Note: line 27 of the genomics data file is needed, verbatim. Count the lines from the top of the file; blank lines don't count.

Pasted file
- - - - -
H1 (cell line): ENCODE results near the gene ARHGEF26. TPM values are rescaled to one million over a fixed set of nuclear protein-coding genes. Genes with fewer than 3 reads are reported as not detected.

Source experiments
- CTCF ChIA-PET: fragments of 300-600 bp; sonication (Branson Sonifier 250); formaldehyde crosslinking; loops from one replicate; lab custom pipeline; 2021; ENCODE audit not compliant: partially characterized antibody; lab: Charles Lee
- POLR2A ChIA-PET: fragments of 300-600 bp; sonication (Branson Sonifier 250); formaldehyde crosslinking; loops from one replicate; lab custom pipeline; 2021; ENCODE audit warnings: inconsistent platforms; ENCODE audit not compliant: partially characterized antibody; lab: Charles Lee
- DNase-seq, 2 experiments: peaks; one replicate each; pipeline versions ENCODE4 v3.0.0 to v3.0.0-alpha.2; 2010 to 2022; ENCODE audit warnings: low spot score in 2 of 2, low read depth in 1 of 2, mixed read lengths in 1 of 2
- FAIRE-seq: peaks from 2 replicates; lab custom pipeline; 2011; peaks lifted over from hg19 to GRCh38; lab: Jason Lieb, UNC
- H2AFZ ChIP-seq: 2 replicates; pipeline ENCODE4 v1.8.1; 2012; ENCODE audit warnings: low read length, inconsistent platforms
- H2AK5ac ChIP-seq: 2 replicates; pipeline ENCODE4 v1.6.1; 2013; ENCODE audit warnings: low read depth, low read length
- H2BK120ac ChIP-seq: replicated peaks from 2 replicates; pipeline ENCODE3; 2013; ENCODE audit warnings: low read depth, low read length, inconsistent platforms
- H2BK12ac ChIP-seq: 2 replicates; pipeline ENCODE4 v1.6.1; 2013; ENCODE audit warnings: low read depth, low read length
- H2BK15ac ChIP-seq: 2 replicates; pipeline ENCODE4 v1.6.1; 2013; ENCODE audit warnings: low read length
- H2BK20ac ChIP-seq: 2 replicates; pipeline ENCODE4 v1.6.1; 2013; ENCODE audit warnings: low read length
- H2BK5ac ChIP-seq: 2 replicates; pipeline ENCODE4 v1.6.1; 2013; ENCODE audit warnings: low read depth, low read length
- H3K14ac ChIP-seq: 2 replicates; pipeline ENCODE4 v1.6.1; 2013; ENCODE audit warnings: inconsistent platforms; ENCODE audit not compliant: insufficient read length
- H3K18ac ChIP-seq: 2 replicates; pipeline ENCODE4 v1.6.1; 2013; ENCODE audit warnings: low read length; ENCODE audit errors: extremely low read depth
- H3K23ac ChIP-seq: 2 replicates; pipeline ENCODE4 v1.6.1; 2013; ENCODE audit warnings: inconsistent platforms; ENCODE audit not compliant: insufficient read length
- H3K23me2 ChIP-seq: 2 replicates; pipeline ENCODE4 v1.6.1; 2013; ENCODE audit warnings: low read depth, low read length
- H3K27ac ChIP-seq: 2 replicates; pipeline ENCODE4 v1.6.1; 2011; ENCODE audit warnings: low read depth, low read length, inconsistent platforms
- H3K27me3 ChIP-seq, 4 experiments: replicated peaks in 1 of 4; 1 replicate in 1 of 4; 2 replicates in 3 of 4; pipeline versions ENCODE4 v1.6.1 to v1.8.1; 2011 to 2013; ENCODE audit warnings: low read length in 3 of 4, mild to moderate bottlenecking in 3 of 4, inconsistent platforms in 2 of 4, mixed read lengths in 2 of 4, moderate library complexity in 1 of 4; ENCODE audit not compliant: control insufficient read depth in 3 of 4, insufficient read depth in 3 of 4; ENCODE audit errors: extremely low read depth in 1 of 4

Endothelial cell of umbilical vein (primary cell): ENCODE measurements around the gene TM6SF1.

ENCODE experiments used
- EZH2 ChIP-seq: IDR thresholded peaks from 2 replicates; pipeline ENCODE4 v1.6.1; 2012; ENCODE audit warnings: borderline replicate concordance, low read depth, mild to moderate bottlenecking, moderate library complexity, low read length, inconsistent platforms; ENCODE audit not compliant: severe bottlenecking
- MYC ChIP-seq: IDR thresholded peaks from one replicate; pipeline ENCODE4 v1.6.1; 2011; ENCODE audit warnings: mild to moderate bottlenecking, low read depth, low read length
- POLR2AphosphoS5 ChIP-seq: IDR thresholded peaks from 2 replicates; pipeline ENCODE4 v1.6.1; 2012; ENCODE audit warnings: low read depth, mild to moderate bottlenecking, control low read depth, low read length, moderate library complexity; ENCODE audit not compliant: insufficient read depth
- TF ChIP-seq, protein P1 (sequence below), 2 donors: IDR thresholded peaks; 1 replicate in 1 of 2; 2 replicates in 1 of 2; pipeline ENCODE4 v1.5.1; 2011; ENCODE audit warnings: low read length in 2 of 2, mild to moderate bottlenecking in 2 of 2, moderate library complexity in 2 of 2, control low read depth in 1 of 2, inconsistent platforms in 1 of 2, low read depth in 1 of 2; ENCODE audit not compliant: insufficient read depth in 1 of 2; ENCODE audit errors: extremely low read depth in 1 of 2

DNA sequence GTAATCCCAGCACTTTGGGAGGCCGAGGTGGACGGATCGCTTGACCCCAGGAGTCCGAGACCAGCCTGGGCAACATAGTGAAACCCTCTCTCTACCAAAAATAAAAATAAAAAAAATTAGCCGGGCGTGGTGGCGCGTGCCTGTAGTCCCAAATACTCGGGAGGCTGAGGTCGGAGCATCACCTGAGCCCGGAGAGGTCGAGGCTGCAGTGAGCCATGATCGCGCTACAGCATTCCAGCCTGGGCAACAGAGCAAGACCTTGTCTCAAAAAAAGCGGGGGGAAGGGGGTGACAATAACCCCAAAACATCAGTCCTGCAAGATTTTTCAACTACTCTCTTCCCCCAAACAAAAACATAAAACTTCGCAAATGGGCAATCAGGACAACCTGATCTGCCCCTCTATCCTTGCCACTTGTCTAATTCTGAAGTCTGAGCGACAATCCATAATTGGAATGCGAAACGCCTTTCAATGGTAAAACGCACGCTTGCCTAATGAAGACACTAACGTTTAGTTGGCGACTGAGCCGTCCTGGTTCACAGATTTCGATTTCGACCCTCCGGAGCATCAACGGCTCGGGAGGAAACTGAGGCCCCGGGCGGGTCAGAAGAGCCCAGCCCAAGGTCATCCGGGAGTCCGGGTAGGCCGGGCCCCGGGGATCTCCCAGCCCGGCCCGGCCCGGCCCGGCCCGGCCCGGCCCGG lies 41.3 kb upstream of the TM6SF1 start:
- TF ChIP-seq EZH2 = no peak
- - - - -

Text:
- TF ChIP-seq EZH2 = no peak